Aims of the Participants and the Peacemakers : Wilson and the 14 Points

2334 Words Nov 11th, 2011 10 Pages
11th Grade IB DP History (SL) | Research Paper | Aims of the participants and the peacemakers : Wilson and the 14 points. | Word Count: 1495 |

I. Introduction

On January 8, 1918, during the Joint Session of the American Congress, Thomas Woodrow Wilson, announced his Fourteen Points to try to ensure permanent peace, bring a speedy end to the World War I (WWI) avoid another cataclysmic conflict as such.[1A]
The other allied powers tacitly and cautiously accepted Wilson’s plan as a template for the postwar treaty. It was on the back of the Fourteen Points that Germany and her allies agreed to an armistice in November 1918.
However, due to specific aims of numerous nations in post-war period, the terms of Treaty of Versailles, that were
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C. The Measures Incorporated

The principle behind the formation of his Fourteen points was to ensure that the conditions that gave rise to WWI and the conflict in Europe wouldn’t happen again. Thus, the Points included measures such as the elimination of secret alliances, reduction of armaments in various nations, clarification of the national borers based on self-determination and the formation of an international forum which could ensure solving conflicts in a peaceful, non-aggressive, just and transparent way. Wilson also made proposals that would ensure world peace in the future, such as freedom of seas, removal of economic barriers between nations and the promise of ‘self-determination’ for those oppresses minorities and a world organization that would provide a system of collective security for all nations. [Ap. 1]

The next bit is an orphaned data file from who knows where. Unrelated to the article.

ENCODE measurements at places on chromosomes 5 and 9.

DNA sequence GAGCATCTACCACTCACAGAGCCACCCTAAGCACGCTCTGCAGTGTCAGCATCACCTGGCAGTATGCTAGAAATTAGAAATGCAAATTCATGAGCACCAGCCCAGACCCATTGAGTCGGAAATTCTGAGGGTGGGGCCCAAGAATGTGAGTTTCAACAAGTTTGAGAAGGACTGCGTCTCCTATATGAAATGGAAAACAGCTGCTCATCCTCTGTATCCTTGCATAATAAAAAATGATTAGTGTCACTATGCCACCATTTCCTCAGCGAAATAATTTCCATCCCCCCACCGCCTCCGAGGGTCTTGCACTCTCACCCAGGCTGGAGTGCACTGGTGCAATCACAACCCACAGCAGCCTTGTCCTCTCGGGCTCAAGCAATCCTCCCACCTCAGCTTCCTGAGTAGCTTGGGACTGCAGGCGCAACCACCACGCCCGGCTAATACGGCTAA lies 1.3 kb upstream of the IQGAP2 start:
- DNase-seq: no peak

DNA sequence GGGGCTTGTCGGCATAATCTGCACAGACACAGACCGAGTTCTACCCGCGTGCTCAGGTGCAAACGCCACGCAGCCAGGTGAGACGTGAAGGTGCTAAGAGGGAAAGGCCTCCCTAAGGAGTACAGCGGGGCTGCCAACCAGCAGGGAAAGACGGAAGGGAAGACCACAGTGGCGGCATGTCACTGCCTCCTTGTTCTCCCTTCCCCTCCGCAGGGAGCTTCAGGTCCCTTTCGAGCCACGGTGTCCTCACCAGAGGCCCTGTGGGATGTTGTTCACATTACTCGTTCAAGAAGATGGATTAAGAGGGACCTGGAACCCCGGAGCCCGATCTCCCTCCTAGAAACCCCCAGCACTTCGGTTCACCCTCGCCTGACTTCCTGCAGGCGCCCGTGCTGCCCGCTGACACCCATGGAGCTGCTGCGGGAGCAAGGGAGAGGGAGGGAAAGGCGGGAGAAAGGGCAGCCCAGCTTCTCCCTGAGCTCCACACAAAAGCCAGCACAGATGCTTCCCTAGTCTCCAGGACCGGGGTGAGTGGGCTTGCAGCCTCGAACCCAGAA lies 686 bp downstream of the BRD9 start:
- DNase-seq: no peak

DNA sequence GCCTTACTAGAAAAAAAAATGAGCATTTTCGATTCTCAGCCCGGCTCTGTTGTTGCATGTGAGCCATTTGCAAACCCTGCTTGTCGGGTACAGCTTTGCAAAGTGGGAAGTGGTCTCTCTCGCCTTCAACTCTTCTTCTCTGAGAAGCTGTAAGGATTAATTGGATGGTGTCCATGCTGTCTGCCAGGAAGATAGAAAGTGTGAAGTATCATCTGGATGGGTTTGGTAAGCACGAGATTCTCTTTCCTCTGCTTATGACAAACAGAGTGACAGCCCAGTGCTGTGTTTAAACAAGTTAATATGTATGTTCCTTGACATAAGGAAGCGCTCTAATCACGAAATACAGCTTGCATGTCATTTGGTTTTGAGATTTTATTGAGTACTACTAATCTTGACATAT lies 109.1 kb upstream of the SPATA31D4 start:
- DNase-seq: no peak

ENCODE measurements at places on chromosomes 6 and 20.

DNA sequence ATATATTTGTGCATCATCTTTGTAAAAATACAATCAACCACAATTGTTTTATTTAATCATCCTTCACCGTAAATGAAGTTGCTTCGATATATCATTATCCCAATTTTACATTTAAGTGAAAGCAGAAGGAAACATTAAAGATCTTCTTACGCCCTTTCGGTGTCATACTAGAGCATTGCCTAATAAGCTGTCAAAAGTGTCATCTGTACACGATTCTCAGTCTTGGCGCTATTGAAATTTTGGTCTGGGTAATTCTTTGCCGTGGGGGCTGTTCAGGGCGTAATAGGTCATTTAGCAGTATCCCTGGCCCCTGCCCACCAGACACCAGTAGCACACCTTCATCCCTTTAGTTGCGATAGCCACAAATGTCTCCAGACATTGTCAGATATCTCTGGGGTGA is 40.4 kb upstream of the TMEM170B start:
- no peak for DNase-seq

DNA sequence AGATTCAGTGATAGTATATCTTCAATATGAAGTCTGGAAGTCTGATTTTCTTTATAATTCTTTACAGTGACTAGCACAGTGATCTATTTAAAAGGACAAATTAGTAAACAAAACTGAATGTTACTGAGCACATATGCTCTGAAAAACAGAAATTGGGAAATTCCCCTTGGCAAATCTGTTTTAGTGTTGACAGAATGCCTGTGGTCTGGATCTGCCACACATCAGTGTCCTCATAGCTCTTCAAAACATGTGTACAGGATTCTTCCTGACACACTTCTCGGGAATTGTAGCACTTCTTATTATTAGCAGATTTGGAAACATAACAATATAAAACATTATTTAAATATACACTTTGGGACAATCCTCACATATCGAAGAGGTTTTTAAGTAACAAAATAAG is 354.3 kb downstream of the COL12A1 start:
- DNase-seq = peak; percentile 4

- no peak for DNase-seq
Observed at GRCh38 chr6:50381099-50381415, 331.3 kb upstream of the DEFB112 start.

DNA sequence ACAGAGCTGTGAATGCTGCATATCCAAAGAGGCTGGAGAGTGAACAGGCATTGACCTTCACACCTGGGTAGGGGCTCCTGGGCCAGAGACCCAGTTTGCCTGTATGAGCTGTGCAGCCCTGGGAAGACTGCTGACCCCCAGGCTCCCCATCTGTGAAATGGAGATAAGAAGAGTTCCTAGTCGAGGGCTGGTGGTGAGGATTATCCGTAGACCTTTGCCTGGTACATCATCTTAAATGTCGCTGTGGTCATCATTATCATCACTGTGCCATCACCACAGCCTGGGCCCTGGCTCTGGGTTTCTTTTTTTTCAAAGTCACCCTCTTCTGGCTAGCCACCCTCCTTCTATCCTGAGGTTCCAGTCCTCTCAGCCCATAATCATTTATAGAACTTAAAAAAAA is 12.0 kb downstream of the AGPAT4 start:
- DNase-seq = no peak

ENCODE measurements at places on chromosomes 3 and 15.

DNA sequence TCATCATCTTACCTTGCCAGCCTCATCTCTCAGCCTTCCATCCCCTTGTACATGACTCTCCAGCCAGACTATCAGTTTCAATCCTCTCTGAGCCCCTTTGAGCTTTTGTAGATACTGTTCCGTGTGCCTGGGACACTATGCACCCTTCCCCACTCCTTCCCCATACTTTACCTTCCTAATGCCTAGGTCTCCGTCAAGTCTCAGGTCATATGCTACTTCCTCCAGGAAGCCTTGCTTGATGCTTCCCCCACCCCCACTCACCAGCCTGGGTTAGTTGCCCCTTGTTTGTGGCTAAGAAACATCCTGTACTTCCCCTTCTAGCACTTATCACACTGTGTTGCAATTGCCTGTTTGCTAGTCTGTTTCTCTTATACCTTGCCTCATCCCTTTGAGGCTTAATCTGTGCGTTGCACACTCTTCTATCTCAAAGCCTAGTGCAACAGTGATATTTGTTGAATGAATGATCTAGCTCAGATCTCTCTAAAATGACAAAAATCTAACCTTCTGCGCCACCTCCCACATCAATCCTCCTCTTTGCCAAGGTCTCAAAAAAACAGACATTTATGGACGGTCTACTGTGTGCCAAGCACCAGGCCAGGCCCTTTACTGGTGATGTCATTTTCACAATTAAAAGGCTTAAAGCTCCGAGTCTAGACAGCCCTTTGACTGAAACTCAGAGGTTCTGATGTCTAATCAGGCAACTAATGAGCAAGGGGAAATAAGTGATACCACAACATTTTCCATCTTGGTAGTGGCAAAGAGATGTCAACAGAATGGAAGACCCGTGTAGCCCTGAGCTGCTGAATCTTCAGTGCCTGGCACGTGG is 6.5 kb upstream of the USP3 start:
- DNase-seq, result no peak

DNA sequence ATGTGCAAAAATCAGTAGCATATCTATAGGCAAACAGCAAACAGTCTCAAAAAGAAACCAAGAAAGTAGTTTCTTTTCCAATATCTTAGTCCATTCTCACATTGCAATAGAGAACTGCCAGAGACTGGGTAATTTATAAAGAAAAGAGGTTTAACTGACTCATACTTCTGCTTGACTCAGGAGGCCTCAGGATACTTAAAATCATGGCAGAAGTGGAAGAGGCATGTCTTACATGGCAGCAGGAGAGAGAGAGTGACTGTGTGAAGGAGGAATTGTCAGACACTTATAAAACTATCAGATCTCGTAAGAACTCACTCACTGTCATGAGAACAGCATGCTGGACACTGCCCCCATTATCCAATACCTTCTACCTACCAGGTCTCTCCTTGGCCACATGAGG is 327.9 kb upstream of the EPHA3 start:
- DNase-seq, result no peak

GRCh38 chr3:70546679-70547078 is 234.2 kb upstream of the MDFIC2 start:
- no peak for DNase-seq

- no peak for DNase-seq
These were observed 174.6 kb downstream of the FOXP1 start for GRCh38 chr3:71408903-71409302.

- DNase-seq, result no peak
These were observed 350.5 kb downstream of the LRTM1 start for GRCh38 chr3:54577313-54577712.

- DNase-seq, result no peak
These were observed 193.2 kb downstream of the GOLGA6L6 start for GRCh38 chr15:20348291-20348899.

It was on the back of the Points that the Germans and its allies agreed to sign the Armistice in November 1918.

IV. The Paris Peace Conference
Commenced on January 18th 1919, it was the meeting of the victorious allied powers after the signing of the Armistices and declaration of the end of WW1. It involved diplomats of more than 28 countries; however the most dominant in the conference were the British, the French, the Italians and the Americans, dubbed the “Big Four”. The
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